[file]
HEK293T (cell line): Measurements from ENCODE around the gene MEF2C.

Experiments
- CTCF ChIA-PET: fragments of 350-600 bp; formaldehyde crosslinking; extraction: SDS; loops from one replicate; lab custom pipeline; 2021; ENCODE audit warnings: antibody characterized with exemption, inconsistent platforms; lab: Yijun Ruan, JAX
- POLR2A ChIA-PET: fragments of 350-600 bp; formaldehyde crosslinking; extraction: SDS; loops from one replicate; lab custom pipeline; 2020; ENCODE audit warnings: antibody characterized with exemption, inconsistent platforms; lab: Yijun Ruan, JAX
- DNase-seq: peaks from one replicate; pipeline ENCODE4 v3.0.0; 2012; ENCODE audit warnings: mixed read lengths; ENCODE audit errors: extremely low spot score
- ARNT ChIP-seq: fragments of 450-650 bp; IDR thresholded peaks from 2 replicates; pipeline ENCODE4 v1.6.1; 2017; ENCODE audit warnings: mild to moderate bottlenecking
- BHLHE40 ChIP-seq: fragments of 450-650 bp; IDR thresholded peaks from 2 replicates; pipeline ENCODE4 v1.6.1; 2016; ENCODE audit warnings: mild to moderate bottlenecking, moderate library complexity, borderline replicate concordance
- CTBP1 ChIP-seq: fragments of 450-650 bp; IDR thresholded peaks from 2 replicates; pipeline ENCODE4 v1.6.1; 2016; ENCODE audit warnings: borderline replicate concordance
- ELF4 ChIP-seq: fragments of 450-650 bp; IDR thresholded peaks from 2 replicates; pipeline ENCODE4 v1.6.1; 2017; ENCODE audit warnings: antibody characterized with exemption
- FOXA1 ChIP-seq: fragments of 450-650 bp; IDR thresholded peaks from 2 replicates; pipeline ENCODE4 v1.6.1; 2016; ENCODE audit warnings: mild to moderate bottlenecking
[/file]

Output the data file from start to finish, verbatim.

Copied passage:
HEK293T (cell line): Measurements from ENCODE around the gene MEF2C.

Experiments
- CTCF ChIA-PET: fragments of 350-600 bp; formaldehyde crosslinking; extraction: SDS; loops from one replicate; lab custom pipeline; 2021; ENCODE audit warnings: antibody characterized with exemption, inconsistent platforms; lab: Yijun Ruan, JAX
- POLR2A ChIA-PET: fragments of 350-600 bp; formaldehyde crosslinking; extraction: SDS; loops from one replicate; lab custom pipeline; 2020; ENCODE audit warnings: antibody characterized with exemption, inconsistent platforms; lab: Yijun Ruan, JAX
- DNase-seq: peaks from one replicate; pipeline ENCODE4 v3.0.0; 2012; ENCODE audit warnings: mixed read lengths; ENCODE audit errors: extremely low spot score
- ARNT ChIP-seq: fragments of 450-650 bp; IDR thresholded peaks from 2 replicates; pipeline ENCODE4 v1.6.1; 2017; ENCODE audit warnings: mild to moderate bottlenecking
- BHLHE40 ChIP-seq: fragments of 450-650 bp; IDR thresholded peaks from 2 replicates; pipeline ENCODE4 v1.6.1; 2016; ENCODE audit warnings: mild to moderate bottlenecking, moderate library complexity, borderline replicate concordance
- CTBP1 ChIP-seq: fragments of 450-650 bp; IDR thresholded peaks from 2 replicates; pipeline ENCODE4 v1.6.1; 2016; ENCODE audit warnings: borderline replicate concordance
- ELF4 ChIP-seq: fragments of 450-650 bp; IDR thresholded peaks from 2 replicates; pipeline ENCODE4 v1.6.1; 2017; ENCODE audit warnings: antibody characterized with exemption
- FOXA1 ChIP-seq: fragments of 450-650 bp; IDR thresholded peaks from 2 replicates; pipeline ENCODE4 v1.6.1; 2016; ENCODE audit warnings: mild to moderate bottlenecking